There are only three ingredients to make the solution and you can probably find them all at a corner hardware store.
- Hydrochloric acid. Also known as muriatic acid.
- Solid lead-free solder with ≥ 95% tin
- Silver polish containing thiourea
Everything to pull this off is in the first three minutes of the video. [nurdrage] goes on to explain the chemistry behind this reaction. It doesn’t require electricity or heat but heat will speed up the reactions. With this kind of simplicity, there’s no reason to make untinned circuit boards in your kitchen anymore. If aesthetics are very important, home tinning yourself allows you to mask off certain regions and have exposed copper and tin on the same board.
[nurdrage] is no stranger to Hackaday, he even has an article here about making your own PCB etchants and a hotplate to kick your PCB production into high gear.
Thanks for the tip, [drnbutyllithium].
Continue reading “Tinning Solution From the Hardware Store”
When a rainforest is clearcut for agricultural use, we only see the surface problems: fewer trees, destruction of plant and animal habitats, and countless other negative effects on the environment. A lurking problem, however, is that the soil is often non-ideal for farming. When the soil is exhausted, the farmers move further into the rainforest and repeat the process.
In the Amazon, however, there are pockets of man-made soil that are incredibly nutrient-dense. Figuring out how to make this soil, known as Terra Preta, on a massive scale would limit the amount of forest destruction by providing farmers a soil with more longevity which will, in turn, limit the encroachment on the rainforest. That’s the goal of this Hackaday Prize entry by [Leonardo Zuniga]: a pyrolysis chemical reactor that can make this soil by turning organic matter into a type of charcoal that can be incorporated into the soil to make Terra Preta.
As a bonus to making this nutrient-dense soil on a massive scale, this reactor also generates usable energy as a byproduct of processing organic waste, which goes several steps beyond simple soil enrichment. If successful and scalable, this project could result in more efficient farming techniques, greater yields, and, best of all, less damage to the environment and less impact on the rainforests.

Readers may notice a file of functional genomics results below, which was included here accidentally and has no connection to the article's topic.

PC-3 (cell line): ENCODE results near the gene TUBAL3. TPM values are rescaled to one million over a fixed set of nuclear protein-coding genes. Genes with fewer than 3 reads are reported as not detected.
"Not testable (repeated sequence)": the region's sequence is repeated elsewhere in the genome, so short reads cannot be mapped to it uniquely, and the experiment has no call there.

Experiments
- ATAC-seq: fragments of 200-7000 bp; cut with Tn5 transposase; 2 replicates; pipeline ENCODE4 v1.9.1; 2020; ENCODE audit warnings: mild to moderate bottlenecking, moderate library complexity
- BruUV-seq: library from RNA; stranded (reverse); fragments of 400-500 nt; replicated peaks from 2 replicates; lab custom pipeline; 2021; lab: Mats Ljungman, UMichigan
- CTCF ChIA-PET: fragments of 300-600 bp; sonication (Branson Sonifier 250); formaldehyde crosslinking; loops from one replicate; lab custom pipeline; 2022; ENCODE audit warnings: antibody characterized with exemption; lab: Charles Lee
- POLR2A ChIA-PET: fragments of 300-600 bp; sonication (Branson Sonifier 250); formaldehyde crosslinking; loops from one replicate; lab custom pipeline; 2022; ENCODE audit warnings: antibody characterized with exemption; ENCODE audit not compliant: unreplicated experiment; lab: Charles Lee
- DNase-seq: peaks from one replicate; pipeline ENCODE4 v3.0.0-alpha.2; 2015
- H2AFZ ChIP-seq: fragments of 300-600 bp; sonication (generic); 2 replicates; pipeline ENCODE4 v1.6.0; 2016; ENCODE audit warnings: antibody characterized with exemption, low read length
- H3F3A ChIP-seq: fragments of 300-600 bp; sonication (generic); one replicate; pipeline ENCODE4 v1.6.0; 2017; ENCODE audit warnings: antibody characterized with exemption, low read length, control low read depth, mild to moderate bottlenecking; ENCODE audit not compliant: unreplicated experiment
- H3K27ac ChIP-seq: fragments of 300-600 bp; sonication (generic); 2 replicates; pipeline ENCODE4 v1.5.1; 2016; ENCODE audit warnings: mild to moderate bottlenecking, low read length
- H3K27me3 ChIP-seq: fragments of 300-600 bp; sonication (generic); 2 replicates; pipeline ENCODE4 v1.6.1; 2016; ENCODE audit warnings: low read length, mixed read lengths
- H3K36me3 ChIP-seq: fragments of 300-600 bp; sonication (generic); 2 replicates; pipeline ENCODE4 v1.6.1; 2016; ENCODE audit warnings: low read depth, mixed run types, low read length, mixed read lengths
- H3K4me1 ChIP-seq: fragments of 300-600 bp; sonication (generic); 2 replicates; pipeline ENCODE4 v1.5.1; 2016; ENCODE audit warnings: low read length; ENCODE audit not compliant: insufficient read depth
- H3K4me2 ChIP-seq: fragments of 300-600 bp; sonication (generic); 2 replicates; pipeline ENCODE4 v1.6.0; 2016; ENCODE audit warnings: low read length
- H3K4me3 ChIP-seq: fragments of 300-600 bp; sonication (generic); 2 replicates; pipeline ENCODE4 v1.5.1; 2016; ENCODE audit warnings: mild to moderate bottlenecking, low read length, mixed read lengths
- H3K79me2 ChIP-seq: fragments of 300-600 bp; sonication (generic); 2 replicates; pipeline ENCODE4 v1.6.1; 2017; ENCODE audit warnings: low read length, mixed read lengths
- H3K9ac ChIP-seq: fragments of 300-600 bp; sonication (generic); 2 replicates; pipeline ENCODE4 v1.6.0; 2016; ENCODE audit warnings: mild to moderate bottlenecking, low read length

There is one constant in the world of hardware hacker’s workshops, be they a private workshop in your garage or a public hackspace, and it goes something like this:
Everybody’s a safety expert in whatever it is they are working with, right up until the accident.
In other words, it is very tempting to harbour a cavalier attitude to something that either you are familiar with or the hazards of which you do not understand, and this breeds an environment in which mishaps become a distinct possibility.
As hardware people, we are familiar with basic tool safety or electrical safety. The chances are that we’ve had it drummed into us at some time in our growing up, by a lab supervisor, a workshop teacher, or a parent. That you as readers and I as writer have survived this long is testament enough to the success of that education. But what about those areas in which we may not have received such an education, those things which we either encounter rarely or seem harmless enough that their safety needn’t be our concern? Chemicals, for example: everything from glue through solvents and soldering consumables to PCB chemicals and even paint. It all seems safe enough, what could possibly go wrong? The answer to that question is probably something most of us would prefer never to find out, so it’s worth looking in to how a well-run workshop can manage its chemicals in as safe a manner as possible.
Continue reading “Sort Out Chemical Storage For Your Shop”